Fuelled by the belief that employers struggle to dismiss underperforming employees, proposals to make it harder for employees to claim unfair dismissal are currently going through Parliament. However, as Hannah Lee of Howes Percival solicitors explains, the current law does enable employers to deal with poor performers. Here is her guide to what employers can do now and a summary of how things could be different if the government's proposals become law.

Fair reason for dismissal

Poor performance by an employee is a fair reason for dismissing them. The law recognises employers have the right to expect their employees perform their role to a satisfactory standard. Employers should also remember that employees do not have the right to claim 'ordinary' unfair dismissal until they have been employed for at least 1 year (if recruited before the 6th April 2012) or 2 years (if recruited on or after the 6th April 2012). This is to give employers time to decide whether an employee is suited to the job.

Action plan

  1. Investigate the problem

Speak to the employee informally, and in private, about the problem. This may reveal underlying causes such as ill health, problems with child care arrangements or a heavy workload which require further investigation or a change in working practices. Investigate the poor performance, for example check the employee's sales figures, their appraisal record and speak to the employee's line manager. Don’t humiliate the employee or reprimand them in front of colleagues or customers as they could resign and claim constructive and unfair dismissal.

  1. Formal hearing

If the investigation shows that there are no underlying reasons for the poor performance, invite the employee to a formal disciplinary hearing. Ensure the disciplinary process follows any company procedure and is compliant with the ACAS Code of Practice on Disciplinary and Grievance procedures. At this meeting make the employee aware of what the problem with their performance is, what they need to do to improve and the period for improvement (e.g. 3 months). Explore whether the employee needs any training to assist them. At the end of the hearing consider whether to issue the employee with a formal warning. Make the employee aware of the consequences of failing to improve (e.g. being issued with a final written warning). Ensure that all employees are treated consistently – disciplining an employee for their performance when others have not been dealt with in the same way could lead to claims of discrimination.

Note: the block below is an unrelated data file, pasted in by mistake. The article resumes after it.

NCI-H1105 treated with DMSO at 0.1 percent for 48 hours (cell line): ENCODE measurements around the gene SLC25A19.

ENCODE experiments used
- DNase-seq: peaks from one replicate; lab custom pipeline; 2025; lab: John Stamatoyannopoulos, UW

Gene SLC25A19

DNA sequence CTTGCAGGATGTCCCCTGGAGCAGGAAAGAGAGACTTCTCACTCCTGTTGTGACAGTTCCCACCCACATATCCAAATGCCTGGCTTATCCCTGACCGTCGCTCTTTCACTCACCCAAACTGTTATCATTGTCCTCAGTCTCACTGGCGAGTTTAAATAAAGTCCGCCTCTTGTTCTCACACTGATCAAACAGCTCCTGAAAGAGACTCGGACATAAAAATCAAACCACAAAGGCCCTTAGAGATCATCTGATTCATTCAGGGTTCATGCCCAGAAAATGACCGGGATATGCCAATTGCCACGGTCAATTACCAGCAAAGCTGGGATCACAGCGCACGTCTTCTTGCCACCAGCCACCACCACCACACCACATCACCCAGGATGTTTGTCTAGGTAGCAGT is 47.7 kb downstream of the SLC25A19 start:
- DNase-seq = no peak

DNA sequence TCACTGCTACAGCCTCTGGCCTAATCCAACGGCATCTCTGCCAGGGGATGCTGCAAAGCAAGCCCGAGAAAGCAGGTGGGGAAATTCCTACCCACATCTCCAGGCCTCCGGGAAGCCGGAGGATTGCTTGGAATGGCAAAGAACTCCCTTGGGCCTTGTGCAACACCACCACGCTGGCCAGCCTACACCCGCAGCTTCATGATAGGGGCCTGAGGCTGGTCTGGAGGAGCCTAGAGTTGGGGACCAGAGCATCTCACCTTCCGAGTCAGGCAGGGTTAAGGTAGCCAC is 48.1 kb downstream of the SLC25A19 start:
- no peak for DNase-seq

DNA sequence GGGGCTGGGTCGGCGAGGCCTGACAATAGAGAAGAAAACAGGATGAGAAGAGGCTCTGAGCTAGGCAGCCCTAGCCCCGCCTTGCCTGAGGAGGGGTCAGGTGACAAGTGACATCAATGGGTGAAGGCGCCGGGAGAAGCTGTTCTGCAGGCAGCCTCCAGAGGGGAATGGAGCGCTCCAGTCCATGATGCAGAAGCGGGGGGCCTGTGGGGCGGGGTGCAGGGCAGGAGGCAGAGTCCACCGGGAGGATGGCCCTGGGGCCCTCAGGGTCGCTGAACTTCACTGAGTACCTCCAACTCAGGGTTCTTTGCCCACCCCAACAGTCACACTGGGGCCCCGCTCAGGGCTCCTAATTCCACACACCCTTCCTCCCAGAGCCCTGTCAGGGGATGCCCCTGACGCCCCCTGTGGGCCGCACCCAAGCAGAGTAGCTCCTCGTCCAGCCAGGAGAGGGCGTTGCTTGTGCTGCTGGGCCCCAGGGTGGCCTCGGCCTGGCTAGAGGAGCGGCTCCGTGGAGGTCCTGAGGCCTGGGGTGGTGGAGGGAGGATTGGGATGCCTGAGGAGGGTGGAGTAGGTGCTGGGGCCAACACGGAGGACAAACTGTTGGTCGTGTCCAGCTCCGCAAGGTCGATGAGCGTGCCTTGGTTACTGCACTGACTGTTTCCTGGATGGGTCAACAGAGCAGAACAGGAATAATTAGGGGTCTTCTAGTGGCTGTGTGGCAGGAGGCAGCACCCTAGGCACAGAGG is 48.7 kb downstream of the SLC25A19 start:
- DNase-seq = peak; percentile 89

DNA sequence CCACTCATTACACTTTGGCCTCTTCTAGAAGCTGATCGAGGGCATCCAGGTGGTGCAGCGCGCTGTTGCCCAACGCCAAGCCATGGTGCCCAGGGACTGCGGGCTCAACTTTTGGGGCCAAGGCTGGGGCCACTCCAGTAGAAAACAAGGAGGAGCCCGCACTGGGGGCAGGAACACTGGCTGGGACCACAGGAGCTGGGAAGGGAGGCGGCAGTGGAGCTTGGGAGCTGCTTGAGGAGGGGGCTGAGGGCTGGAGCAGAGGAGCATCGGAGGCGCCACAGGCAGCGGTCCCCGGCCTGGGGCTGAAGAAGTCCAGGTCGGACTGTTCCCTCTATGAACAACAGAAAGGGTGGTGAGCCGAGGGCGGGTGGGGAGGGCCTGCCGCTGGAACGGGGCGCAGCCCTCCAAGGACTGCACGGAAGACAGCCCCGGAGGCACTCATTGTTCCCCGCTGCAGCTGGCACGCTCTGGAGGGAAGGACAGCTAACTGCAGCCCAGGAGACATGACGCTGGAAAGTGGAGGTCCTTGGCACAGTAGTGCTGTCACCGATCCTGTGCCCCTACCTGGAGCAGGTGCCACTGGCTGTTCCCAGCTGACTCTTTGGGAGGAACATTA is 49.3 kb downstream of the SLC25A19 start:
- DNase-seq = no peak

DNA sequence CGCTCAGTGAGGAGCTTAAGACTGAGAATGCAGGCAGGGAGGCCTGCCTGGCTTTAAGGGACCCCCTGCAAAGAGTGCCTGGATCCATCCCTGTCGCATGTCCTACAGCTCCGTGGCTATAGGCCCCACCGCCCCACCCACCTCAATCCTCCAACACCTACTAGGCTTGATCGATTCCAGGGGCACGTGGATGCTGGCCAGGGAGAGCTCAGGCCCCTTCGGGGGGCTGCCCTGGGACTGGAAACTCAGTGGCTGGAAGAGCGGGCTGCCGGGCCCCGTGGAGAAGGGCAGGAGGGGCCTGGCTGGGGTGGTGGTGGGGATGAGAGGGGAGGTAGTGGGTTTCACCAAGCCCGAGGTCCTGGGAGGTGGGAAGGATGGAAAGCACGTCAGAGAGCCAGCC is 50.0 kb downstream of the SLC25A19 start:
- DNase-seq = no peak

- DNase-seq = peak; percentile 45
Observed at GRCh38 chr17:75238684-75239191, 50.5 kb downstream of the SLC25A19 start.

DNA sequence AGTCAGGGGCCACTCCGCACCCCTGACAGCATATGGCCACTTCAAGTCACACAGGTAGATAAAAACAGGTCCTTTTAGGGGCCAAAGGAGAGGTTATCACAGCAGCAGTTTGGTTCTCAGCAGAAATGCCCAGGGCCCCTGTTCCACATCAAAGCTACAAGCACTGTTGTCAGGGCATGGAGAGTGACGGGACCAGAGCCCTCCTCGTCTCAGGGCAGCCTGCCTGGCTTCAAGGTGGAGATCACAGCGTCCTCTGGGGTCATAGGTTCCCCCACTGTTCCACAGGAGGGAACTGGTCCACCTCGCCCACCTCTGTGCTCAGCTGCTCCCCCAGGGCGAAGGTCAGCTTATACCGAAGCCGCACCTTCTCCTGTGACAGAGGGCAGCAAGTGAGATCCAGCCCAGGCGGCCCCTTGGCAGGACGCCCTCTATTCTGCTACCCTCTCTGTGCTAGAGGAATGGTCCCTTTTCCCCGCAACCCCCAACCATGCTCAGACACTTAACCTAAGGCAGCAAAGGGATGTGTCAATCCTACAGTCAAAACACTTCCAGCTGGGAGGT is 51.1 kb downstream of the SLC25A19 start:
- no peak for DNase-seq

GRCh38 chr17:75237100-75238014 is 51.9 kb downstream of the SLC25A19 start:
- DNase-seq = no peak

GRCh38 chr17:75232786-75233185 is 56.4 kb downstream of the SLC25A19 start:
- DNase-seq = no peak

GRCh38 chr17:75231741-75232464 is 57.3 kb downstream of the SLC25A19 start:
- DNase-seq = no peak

1. Deciding to dismiss

If after the period set for improvement, the employee's performance is still below the required standard, hold a second disciplinary hearing to consider either issuing a final written warning or terminating employment. Employees are usually given two warnings before being dismissed for poor performance. However where an employee's incompetence has had serious adverse consequences for the employer, only issuing them with one warning before moving to dismissal may be sufficient.

Compromise and Settlement

Another option for employers is to offer the employee a Compromise Agreement as an alternative to continuing with the disciplinary process. At present unless such an offer is made to settle a genuine dispute between employer and employee (e.g. the employee raises a grievance in response to the employer commencing the disciplinary process against that employee), the employee can reject the offer and then refer to it in support of any future claim in the Employment Tribunal. The government's proposal is that when an employer makes an offer to settle by offering the employee a Settlement Agreement (the new name for Compromise Agreements), it will not matter whether or not they are in 'dispute' with the employee, the employee will be prevented from referring to or relying on that offer of settlement in any future Tribunal claim of unfair dismissal. Employers should note though that employees could refer to the offer of a Settlement Agreement in a discrimination or 'automatic' unfair dismissal claim at Tribunal.

Coupled with the new Settlement Agreement proposals are changes to the Tribunal system which may have the effect of reducing the number of claims. The first is the introduction next summer of Tribunal fees. For unfair dismissal and discrimination claims an employee will have to pay an issue fee of £250 to lodge their claim and a further fee of £950 to pursue their case to a Tribunal hearing, unless they are on benefits or a low income and qualify for fee remission. The second is the likely reduction in the 'cap' on unfair dismissal compensation. Currently an employee who is unfairly dismissed can be awarded compensation up to a maximum of £72,300. However under government proposals this could be substantially reduced, potentially to as little as £25,882.

Therefore given that, from next year, it could cost an employee £1200 in fees to bring an unfair dismissal claim to Tribunal and the amount they could receive in compensation may be reduced, signing up to a new 'Settlement Agreement' could become a more attractive offer for many underperforming employees.